Anyone advising shareholders of private corporations needs to pay heed to the Ontario Court of Appeal decision in Frye v. Frye Estate. The ruling makes it clear that clauses either in constating documents, such as articles of incorporation and letters patent, or shareholder agreements do not prevent shareholders from bequeathing their holdings in a manner inconsistent with those documents.
In the Frye case, the corporation at issue had letters patent providing that there could be no transfer of shares unless it got approval from the board of directors, a restriction common to private corporations.
After the death of the founder, his children, who remained shareholders, entered into a unanimous agreement in 1994 that required approval by three of the four siblings for any transfer of shares.
The agreement also required that anyone wishing to sell shares had to offer them first to the company and then, on a pro rata basis, to the other shareholders.
One of the siblings, Cameron Frye, died and left a will in which he bequeathed all of his shares in the corporation to his sister Cheryl Sylvestre. A third sibling objected that this was contrary to the terms of the shareholders’ agreement and the terms of the letters patent. He sued.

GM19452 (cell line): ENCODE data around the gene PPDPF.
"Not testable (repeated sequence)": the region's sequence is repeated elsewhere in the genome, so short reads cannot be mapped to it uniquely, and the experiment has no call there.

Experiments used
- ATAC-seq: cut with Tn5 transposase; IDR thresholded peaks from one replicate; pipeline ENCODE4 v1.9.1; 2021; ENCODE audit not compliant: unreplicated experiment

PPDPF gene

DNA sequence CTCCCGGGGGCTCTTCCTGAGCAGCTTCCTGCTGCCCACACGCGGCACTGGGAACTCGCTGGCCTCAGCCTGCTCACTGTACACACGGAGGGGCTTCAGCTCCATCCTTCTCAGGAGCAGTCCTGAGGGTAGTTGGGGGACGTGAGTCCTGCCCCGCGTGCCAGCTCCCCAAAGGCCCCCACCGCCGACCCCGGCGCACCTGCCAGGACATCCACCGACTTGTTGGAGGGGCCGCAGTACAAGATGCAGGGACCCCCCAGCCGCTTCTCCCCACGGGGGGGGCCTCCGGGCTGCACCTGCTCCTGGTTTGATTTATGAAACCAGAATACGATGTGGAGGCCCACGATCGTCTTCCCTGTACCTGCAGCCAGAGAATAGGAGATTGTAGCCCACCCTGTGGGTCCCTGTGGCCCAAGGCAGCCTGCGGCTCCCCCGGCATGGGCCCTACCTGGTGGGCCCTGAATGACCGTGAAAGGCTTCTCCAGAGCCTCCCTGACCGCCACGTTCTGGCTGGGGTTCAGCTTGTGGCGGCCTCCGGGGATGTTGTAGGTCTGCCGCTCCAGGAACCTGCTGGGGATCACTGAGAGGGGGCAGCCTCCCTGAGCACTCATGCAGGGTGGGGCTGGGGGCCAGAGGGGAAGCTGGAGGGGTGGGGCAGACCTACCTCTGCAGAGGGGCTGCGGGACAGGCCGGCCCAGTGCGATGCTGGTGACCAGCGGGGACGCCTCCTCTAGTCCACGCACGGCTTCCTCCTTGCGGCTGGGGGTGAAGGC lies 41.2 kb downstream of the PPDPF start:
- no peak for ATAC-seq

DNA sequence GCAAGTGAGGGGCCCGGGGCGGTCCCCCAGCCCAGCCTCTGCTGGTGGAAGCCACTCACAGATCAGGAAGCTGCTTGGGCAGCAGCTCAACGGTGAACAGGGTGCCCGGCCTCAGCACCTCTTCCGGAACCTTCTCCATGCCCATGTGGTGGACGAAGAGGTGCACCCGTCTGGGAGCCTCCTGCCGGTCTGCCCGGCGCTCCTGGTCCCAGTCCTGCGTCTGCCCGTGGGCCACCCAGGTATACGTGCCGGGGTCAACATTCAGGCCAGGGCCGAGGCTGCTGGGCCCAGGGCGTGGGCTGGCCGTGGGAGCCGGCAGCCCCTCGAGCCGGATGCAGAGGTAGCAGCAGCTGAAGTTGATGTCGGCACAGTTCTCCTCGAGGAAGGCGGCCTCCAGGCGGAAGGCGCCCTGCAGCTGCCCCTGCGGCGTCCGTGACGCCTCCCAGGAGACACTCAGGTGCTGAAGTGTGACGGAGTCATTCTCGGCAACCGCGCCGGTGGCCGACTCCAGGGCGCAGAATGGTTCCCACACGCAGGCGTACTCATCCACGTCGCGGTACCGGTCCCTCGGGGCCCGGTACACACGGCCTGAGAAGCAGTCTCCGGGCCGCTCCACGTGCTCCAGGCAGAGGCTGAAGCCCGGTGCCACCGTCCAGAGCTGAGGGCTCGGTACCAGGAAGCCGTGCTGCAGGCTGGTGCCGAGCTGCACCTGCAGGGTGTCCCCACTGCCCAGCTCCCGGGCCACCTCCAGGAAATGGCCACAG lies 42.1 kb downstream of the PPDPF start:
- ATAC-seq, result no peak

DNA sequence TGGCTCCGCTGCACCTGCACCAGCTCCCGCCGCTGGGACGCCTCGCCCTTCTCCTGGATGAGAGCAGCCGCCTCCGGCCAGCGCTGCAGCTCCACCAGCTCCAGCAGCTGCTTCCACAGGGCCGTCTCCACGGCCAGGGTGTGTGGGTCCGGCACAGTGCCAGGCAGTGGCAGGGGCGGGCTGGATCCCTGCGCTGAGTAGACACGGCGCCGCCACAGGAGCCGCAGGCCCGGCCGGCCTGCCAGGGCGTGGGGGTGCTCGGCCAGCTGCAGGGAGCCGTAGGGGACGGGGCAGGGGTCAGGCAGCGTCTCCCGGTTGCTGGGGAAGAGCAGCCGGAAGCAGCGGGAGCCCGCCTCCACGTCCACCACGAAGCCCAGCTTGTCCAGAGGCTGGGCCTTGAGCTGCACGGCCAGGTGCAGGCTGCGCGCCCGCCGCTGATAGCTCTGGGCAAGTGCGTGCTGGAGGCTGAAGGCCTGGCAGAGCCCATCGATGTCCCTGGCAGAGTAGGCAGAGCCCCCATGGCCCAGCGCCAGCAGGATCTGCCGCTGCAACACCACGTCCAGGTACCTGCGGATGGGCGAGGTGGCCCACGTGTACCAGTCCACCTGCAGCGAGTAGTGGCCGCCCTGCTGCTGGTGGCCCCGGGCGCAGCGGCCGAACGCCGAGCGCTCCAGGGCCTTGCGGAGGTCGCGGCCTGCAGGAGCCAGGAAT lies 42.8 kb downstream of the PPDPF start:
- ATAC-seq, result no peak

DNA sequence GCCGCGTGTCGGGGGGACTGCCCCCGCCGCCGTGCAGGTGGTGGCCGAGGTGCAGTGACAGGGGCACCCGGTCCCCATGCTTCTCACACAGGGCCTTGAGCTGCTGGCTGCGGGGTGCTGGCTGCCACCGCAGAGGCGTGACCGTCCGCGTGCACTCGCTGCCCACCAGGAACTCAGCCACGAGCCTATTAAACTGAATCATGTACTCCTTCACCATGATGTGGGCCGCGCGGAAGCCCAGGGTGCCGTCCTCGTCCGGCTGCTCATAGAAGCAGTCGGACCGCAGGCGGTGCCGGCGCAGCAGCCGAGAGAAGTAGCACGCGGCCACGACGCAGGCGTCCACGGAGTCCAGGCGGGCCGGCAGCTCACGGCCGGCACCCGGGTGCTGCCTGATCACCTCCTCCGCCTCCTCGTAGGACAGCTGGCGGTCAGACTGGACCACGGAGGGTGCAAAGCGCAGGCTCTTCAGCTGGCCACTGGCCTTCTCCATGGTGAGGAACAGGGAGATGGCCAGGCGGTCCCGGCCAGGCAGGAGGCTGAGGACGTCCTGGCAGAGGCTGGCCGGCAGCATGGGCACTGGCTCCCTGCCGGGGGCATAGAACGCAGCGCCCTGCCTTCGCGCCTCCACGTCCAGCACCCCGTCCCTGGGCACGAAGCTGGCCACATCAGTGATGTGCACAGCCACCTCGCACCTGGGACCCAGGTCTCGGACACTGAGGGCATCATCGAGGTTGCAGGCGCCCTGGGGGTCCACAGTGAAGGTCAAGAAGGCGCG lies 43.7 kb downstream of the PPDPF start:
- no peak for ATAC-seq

At trial, the court held that the gift was null and void as it was contrary to the shareholders’ agreement. The judge ordered the shares sold and that the proceeds form part of the residue of Frye’s estate (which, according to his will, would be divided equally among the siblings).
But on appeal, the court concluded that contractual obligations do not constrain a person’s ability to bequeath property through a will.
The ruling referred to the provisions of s. 67(2) of the Ontario Business Corporations Act. Noting that this provision hadn’t gone before the trial judge, the court held that it made clear that on Frye’s death, the shares passed to his estate trustees, who were entitled to be treated as registered holders of the shares regardless of any transfer restrictions in the constating documents or in any shareholders’ agreement.
Once the shares devolved to Frye’s estate, the appeal court agreed with the trial judge that the estate was bound by the terms of the constating documents and the shareholders’ agreement, although it noted there could yet be an overriding provision in the governing corporate statute.
As a result, the fact that the gift was in breach of the contract didn’t cause it to fail. Rather, the estate trustees held those shares as bare trustees for Sylvestre but faced constraints in how to transfer them to her.
The judge concluded the estate trustees had discretion as to when to seek the consents necessary to effect the transfer to Sylvestre and were at liberty to wait for a change in circumstances or to try to bring about a change in the consent procedure.
In the interim, the estate trustees had an obligation to exercise the rights associated with the shares as Sylvestre directed. Consistent with the law governing estate representatives, their obligations were duties held for life unless released by a court after passing accounts.